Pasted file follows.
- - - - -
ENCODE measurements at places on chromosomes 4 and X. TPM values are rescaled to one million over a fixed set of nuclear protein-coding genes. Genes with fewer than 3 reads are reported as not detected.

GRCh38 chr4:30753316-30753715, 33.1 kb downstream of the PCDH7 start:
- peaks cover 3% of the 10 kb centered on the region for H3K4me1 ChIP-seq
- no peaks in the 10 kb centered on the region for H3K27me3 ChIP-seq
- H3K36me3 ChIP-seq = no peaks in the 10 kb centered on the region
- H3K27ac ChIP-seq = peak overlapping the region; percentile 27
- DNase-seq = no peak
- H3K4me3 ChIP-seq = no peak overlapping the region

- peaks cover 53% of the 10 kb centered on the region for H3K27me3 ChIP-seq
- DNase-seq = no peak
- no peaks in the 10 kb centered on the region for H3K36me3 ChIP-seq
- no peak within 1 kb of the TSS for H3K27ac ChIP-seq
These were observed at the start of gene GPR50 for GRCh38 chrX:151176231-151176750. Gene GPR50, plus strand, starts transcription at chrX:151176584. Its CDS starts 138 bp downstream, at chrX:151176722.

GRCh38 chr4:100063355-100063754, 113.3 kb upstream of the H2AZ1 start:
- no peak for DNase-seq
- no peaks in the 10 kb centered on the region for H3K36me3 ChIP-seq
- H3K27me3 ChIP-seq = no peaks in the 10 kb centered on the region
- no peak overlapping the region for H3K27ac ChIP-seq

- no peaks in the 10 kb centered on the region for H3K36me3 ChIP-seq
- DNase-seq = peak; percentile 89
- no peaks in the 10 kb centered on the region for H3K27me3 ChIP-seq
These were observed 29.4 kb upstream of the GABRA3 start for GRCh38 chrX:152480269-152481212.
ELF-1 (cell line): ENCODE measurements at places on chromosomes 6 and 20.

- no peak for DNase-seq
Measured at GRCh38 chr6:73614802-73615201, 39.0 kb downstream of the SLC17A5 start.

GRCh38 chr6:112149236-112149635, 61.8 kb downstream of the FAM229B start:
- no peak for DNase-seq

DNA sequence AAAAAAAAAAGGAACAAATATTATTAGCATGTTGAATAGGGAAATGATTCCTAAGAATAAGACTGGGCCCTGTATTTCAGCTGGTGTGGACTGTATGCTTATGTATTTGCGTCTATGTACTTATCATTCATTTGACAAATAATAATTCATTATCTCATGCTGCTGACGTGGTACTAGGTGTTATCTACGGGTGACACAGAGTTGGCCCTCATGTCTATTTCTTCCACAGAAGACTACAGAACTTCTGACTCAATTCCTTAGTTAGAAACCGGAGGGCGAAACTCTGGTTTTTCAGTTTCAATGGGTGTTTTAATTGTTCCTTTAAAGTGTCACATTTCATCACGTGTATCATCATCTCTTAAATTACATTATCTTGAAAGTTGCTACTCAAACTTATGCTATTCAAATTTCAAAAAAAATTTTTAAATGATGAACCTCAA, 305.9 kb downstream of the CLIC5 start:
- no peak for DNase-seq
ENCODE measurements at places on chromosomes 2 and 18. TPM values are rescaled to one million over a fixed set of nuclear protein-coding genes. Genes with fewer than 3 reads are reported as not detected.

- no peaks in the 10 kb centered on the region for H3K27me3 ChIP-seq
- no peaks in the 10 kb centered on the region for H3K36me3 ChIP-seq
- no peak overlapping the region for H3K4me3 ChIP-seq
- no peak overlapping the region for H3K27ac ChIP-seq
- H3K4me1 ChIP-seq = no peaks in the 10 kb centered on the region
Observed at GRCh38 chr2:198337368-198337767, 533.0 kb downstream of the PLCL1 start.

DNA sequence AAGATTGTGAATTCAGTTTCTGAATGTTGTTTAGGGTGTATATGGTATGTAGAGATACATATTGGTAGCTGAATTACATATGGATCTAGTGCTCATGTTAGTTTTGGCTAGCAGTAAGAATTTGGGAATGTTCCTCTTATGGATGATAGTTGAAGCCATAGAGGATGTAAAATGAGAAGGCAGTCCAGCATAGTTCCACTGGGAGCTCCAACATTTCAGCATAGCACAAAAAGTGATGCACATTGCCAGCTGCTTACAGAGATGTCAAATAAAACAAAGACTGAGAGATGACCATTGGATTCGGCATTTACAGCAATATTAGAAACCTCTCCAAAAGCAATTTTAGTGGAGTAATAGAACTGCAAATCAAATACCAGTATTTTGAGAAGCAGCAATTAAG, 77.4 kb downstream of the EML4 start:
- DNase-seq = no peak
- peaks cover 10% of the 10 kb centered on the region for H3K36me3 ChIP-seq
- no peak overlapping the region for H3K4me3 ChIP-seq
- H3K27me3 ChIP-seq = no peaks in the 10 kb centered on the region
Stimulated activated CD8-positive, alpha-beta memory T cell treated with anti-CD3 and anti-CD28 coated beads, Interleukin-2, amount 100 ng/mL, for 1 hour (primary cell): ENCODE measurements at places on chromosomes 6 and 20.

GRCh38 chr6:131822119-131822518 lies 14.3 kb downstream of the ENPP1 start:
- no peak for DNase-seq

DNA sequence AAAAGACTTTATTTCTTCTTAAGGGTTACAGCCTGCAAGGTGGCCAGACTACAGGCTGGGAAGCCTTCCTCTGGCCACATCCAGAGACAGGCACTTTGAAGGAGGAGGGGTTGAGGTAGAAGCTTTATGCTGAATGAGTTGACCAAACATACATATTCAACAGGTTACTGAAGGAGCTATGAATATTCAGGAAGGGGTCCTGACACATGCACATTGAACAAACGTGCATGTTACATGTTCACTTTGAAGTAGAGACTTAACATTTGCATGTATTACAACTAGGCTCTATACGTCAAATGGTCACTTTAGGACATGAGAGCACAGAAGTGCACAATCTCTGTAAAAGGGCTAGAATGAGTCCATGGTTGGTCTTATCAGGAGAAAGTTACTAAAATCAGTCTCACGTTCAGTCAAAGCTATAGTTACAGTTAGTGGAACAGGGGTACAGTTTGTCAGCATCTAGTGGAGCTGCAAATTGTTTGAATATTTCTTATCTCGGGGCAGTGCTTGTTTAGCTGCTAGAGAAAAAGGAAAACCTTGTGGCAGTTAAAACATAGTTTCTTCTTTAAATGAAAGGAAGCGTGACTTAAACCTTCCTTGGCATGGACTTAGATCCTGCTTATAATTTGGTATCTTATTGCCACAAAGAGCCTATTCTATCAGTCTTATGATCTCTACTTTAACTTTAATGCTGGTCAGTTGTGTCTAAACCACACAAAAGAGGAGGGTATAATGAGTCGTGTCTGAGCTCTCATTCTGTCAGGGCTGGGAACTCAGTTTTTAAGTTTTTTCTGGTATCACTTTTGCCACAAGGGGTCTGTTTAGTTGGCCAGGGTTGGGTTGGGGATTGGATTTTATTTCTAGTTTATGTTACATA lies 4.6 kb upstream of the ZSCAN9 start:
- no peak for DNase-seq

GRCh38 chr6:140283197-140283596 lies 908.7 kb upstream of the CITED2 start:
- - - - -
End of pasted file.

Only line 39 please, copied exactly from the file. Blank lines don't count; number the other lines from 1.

- peaks cover 10% of the 10 kb centered on the region for H3K36me3 ChIP-seq